Background: Electronic cigarettes (e-cigarettes) are a consumer product whose benefits and risks are currently debated. Advocates of the “tobacco harm reduction” strategy emphasize their potential as an aid to smoking cessation, while advocates of the precautionary principle emphasize their risks instead. There have been only a few studies to date on the prevalence of e-cigarette use in Germany.
Methods: In May 2016, in collaboration with Forsa, an opinion research firm, we carried out a survey among 4002 randomly chosen persons aged 14 and older, asking them about their consumption of e-cigarettes with and without nicotine, reasons for using e-cigarettes, plans for future use, estimation of danger compared to that of tobacco products, smoking behavior, and sociodemographic features.
Results: 1.4% of the respondents used e-cigarettes regularly, and a further 2.2% had used them regularly in the past. 11.8% had at least tried them, including 32.7% of smokers and 2.3% of persons who had never smoked. 24.5% of ex-smokers who had quit smoking after 2010 had used e-cigarettes at least once. 20.7% of the respondents considered electronic cigarettes less dangerous than conventional cigarettes, 46.3% equally dangerous, and 16.1% more dangerous. An extrapolation of these data to the general population suggests that about one million persons in Germany use e-cigarettes regularly and another 1.55 million have done so in the past.
Conclusion: The consumption of electronic cigarettes in Germany is not very widespread, but it is not negligible either. Nearly 1 in 8 Germans has tried e-cigarettes at least once. Regular consumers of e-cigarettes are almost exclusively smokers and ex-smokers.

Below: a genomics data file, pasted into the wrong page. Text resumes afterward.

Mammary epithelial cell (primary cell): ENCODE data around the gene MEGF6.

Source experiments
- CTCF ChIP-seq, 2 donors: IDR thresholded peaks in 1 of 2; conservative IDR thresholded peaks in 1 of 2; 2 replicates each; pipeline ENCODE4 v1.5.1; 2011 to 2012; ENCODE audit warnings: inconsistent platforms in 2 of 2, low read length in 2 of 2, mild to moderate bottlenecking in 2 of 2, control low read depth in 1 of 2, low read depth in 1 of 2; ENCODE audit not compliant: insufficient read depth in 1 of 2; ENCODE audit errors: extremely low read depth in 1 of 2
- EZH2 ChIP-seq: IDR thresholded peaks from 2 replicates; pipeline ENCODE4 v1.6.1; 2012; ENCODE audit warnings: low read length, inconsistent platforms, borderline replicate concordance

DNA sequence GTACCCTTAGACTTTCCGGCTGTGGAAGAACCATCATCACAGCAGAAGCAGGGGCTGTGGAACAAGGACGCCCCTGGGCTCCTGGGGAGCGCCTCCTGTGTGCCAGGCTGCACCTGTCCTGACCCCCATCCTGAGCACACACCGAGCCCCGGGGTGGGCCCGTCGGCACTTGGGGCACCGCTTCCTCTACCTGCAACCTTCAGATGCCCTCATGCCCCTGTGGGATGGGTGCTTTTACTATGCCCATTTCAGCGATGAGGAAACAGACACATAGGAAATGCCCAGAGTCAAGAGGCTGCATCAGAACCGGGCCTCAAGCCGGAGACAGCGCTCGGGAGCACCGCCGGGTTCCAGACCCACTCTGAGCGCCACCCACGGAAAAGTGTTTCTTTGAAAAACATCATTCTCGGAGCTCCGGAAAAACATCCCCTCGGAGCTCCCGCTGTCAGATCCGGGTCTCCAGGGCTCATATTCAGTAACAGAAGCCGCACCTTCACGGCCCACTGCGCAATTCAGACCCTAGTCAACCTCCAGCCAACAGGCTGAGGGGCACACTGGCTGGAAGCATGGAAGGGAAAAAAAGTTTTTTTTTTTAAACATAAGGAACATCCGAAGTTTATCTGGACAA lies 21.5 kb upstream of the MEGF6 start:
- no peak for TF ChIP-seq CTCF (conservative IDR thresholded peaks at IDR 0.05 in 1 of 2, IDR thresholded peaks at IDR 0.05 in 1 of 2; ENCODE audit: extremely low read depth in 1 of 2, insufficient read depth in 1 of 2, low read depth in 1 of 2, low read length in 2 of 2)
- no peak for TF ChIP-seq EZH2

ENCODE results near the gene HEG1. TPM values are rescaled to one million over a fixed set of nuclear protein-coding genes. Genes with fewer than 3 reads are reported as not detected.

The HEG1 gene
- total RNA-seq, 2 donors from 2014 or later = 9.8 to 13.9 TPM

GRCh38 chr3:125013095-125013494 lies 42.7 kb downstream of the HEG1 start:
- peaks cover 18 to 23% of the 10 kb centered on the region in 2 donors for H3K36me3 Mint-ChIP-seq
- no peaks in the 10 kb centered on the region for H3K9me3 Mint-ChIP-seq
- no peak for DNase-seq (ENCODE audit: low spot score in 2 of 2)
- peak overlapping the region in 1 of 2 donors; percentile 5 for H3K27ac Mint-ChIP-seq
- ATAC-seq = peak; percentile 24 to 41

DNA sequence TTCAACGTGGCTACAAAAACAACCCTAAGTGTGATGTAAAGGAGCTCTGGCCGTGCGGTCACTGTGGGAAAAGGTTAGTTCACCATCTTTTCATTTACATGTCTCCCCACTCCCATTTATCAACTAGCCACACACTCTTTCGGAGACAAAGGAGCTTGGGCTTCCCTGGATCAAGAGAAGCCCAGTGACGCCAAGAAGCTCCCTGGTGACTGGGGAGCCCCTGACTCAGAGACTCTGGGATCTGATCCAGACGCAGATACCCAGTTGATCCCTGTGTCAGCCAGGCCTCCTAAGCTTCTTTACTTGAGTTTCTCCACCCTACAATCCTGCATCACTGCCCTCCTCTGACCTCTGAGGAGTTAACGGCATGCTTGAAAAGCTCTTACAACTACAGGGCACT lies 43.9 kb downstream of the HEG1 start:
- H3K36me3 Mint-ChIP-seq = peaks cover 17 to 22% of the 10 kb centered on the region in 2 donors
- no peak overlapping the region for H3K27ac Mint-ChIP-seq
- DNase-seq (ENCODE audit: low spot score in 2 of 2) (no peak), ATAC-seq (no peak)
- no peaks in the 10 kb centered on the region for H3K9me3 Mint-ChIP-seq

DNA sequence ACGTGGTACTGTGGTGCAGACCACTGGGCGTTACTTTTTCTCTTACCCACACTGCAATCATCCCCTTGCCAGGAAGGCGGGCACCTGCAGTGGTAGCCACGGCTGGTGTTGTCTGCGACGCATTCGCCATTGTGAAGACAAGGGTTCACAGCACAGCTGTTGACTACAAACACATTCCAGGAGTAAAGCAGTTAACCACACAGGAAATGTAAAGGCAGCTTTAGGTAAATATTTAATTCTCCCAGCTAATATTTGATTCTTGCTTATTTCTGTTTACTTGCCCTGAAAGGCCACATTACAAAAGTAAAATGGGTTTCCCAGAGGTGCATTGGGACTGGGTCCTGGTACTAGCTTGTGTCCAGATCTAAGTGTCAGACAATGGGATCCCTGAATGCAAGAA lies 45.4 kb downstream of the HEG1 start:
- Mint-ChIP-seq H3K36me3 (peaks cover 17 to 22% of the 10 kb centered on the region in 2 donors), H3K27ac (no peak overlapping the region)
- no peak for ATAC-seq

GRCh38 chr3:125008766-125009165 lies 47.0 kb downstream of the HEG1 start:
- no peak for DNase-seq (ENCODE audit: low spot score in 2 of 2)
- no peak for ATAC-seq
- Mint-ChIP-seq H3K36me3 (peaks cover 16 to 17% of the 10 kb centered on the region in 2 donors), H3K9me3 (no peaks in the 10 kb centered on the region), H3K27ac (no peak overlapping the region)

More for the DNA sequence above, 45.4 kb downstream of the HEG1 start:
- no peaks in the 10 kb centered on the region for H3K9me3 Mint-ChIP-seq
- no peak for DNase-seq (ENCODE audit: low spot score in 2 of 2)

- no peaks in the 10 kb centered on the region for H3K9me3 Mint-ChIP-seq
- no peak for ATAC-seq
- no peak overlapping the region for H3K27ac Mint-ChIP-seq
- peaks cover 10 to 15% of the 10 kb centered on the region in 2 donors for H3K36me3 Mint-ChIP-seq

Electronic cigarettes (e-cigarettes) are devices that convert liquids into inhalable vapor via a heating coil. They are available in various forms, all of which have a liquid reservoir, an energy source, a mouthpiece, and an electronic circuit to vaporize the liquid (1, 2). E-cigarettes are used for recreational purposes or as a tobacco and nicotine cessation aid. The liquids vaporized usually contain nicotine and can also contain a variety of aromas. In contrast to other possible ways of nicotine intake, such as patches or chewing gum, e-cigarettes mimic the smoking ritual.
Although already patented in the 1960s (3), e-cigarettes were not available as a product until their introduction on the Chinese market in 2004 (4). They have been widely available in Europe and Germany since 2010. Since then, the use of e-cigarettes has become a visible phenomenon in the Western world, with considerable differences in use between individual countries (eTable 1). In several countries, new legislations are currently underway to regulate e-cigarette use (10, 11).
Over the past few years, a lively debate about the use of e-cigarettes has developed among physicians and health scientists. This debate involves three main questions:
Along the lines of these questions, two juxtaposing public health positions are currently being discussed: the potential benefits of e-cigarettes are emphasized by supporters of the so-called tobacco harm reduction, while their potential risks are emphasized by advocates of the precautionary principle. The scientific discussion is made more difficult by the fact that these are normative positions, which hinders a dispassionate risk assessment. This has resulted in different countries assessing the potential benefits and risks associated with e-cigarette consumption differently. This is exemplified for instance by comparing the dominant positions taken in the UK and Germany (eTable 2).
The frequency of e-cigarette consumption has now been well investigated in various countries (28–30). However, only a few studies have addressed population-representative data on the prevalence and reasons for e-cigarette consumption in Germany (2, 5, 6). Moreover, these studies were either limited to a few key indicators, such as “used at least once” (6), or they could not determine any significant regular consumption (2). Our study examined the following parameters in a large sample: